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#ActualKrohm

Posted 27 December 2012 - 04:20 AM

If "strategy" is "make most optimal use of your resources" then I guess I could point out some real world games I've played with my friends.
Such game needs to meet ALL conditions below:
- turn based
- strategy (in a very broad sense)
- you don't move units on some sort of map to kill other units
There's no killing involved in Adastra, by Bruno Faidutti, albeit there are units to move on a map. I think it's a remarkably balanced game.
The game is based on acquiring resource cards by moving units on planets to mine.
The strategy involves maximizing your score and not giving advantage to other players. There's also a nice "shuffling" action system which allow players to act out-of-order and yes, it is often useful!

Stone age, by Bernd Brunnhofer it's a twist of the same problem. Again, no killing involved. The main difference is that there are really no movement costs (units move just for visual aid), they often have a chance to produce. Resource competition is no more driven by a production card but instead by a limited set of production slots. It's really more complicated than that.

Agricola (already mentioned), by Uwe Rosemberg is quite famous (even cited in XKCD). I guess I'm the only one not liking it as it gives pro players an extreme advantage compared to newcomers. I still have to remember what cards are supposed to be useful, let alone understand how most cards interact with each other!
In a certain sense, Stone Age is a streamlined Agricola, the difference being an extreme amount of emergent complexity, a richer resource set and a scarcer amount of resources. Agricola is a two-phase game:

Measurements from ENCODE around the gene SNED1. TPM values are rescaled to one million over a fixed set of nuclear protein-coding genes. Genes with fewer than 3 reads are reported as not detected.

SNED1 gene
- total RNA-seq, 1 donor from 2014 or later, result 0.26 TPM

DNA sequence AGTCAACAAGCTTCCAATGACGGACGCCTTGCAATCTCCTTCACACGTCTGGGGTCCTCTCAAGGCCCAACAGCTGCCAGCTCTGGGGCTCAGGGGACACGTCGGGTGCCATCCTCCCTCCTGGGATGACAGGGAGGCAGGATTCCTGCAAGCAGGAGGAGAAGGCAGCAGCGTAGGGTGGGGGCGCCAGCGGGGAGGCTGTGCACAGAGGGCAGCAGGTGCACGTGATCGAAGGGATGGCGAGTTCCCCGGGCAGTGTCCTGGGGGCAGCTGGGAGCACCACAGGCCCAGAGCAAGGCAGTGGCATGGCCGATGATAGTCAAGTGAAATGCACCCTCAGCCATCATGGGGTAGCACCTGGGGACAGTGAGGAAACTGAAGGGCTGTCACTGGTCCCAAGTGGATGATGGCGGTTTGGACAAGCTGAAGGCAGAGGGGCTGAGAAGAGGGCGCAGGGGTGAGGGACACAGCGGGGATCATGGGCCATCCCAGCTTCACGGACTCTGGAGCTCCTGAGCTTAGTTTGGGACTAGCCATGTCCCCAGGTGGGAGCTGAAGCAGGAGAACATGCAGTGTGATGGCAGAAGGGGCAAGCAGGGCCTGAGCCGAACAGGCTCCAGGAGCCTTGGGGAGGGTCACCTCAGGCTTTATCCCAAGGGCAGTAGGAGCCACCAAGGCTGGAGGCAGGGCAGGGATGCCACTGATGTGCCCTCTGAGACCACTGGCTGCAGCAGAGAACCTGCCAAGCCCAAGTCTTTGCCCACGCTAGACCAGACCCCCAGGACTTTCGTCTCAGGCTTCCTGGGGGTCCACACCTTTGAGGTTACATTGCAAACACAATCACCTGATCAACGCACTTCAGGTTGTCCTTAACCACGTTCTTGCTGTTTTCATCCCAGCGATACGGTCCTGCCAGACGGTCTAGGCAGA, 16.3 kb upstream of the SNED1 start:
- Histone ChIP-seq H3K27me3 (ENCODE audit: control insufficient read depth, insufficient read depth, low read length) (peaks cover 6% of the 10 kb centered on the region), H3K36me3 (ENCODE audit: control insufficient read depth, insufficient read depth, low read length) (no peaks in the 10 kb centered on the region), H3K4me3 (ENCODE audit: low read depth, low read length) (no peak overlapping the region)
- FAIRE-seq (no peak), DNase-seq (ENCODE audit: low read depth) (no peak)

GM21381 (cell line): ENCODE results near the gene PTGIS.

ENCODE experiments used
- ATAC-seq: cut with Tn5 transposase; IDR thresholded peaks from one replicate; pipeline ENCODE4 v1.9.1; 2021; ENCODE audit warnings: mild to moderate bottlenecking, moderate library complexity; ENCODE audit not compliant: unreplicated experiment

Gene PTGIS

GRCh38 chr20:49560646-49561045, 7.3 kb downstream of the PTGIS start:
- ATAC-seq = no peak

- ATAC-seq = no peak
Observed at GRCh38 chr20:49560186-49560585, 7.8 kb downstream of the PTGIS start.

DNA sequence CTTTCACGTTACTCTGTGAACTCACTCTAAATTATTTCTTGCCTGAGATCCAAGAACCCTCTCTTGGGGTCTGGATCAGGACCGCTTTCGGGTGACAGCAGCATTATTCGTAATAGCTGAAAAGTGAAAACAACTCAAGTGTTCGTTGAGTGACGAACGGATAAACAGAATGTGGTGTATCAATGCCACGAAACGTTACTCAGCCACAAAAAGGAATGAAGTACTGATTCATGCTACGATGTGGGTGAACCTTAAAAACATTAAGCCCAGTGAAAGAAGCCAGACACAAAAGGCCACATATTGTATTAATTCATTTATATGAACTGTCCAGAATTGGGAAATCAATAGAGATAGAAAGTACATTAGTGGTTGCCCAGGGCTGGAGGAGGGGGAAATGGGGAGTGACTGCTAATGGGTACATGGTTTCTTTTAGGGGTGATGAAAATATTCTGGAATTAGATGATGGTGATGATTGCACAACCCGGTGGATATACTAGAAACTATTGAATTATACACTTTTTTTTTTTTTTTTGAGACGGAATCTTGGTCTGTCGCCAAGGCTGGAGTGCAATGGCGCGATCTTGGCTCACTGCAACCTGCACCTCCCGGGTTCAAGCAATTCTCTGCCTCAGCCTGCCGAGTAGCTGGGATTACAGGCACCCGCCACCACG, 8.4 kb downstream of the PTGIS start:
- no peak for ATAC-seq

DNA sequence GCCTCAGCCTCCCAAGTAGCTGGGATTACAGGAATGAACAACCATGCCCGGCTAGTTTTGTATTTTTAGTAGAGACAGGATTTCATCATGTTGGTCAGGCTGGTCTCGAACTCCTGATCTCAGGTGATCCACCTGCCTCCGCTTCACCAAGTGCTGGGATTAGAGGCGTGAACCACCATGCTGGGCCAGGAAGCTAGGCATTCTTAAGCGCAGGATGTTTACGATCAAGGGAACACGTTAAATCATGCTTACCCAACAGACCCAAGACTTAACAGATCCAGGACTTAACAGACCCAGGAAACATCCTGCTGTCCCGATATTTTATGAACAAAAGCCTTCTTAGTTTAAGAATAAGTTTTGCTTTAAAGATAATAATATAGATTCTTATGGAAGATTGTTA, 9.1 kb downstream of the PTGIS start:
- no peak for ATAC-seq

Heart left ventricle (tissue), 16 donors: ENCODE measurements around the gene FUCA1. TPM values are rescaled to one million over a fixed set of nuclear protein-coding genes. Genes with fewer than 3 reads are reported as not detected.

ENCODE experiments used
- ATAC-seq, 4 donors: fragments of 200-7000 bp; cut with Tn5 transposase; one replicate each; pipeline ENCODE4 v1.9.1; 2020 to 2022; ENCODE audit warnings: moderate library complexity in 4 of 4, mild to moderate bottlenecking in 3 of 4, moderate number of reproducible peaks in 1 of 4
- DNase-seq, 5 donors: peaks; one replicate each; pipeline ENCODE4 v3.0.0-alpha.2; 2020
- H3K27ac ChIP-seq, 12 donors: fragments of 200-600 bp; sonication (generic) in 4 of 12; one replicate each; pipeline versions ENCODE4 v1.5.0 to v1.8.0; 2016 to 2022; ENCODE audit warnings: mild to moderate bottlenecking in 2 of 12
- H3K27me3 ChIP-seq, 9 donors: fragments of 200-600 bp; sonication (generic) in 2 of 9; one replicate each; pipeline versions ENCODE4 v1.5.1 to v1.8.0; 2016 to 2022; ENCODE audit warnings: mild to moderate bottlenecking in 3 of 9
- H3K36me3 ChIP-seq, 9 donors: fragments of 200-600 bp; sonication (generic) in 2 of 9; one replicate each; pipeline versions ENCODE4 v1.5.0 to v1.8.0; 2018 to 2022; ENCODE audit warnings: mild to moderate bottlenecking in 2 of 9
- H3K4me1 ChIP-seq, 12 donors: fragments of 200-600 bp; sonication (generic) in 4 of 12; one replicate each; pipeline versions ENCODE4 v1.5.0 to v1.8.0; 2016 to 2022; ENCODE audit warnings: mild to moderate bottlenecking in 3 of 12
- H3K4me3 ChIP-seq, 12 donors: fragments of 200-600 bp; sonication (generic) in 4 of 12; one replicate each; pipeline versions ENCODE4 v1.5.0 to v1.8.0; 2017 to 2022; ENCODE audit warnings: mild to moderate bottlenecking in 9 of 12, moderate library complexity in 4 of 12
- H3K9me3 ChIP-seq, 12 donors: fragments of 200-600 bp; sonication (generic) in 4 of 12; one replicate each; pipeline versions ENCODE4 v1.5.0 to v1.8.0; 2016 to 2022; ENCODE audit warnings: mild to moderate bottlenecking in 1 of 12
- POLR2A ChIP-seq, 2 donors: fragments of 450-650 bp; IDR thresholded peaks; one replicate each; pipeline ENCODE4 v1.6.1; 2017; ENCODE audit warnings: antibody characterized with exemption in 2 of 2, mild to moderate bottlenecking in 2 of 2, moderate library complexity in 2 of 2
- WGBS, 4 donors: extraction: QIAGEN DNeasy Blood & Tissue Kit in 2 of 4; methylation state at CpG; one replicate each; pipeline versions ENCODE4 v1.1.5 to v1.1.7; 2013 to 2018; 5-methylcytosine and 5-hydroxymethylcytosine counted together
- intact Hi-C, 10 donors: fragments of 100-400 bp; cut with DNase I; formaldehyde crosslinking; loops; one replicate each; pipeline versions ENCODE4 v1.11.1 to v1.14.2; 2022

• Players choose their advantages. This is basically playing poker, except every card is unique, you have to figure out what to pick up in advance.

  • The game itself.
It is more difficult to understand and has more emergent complexity. I have played it for years and I still have to understand how people can do that in their spare time. To me, it is as fun as solving a 8x14x3 matrix. Or hunting a bug in a dynamically generated shader with dynamically streamed resources...
But I admit it has extreme strategic elements.

#1Krohm

Posted 27 December 2012 - 04:20 AM

If "strategy" is "make most optimal use of your resources" then I guess I could point out some real world games I've played with my friends.

 

Such game needs to meet ALL conditions below:

- turn based

- strategy (in a very broad sense)

- you don't move units on some sort of map to kill other units

There's no killing involved in Adastra, by Bruno Faidutti, albeit there are units to move on a map. I think it's a remarkably balanced game.

The game is based on acquiring resource cards by moving units on planets to mine.

The strategy involves maximizing your score and not giving advantage to other players. There's also a nice "shuffling" action system which allow players to act out-of-order and yes, it is often useful!

 

Stone age, by Bernd Brunnhofer it's a twist of the same problem. Again, no killing involved. The main difference is that there are really no movement costs (units move just for visual aid), they often have a chance to produce. Resource competition is no more driven by a production card but instead by a limited set of production slots. It's really more complicated than that.

 

Agricola, by Uwe Rosemberg is quite famous (even cited in XKCD). I guess I'm the only one not liking it as it gives pro players an extreme advantage compared to newcomers. I still have to remember what cards are supposed to be useful, let alone understand how most cards interact with each other!

In a certain sense, Stone Age is a streamlined Agricola, the difference being an extreme amount of emergent complexity, a richer resource set and a scarcer amount of resources. Agricola is a two-phase game:

  1. Players choose their advantages. This is basically playing poker, except every card is unique, you have to figure out what to pick up in advance.
  2. The game itself.

It is more difficult to understand and has more emergent complexity. I have played it for years and I still have to understand how people can do that in their spare time. To me, it is as fun as solving a 8x14x3 matrix. Or hunting a bug in a dynamically generated shader with dynamically streamed resources...

But I admit it has extreme strategic elements.


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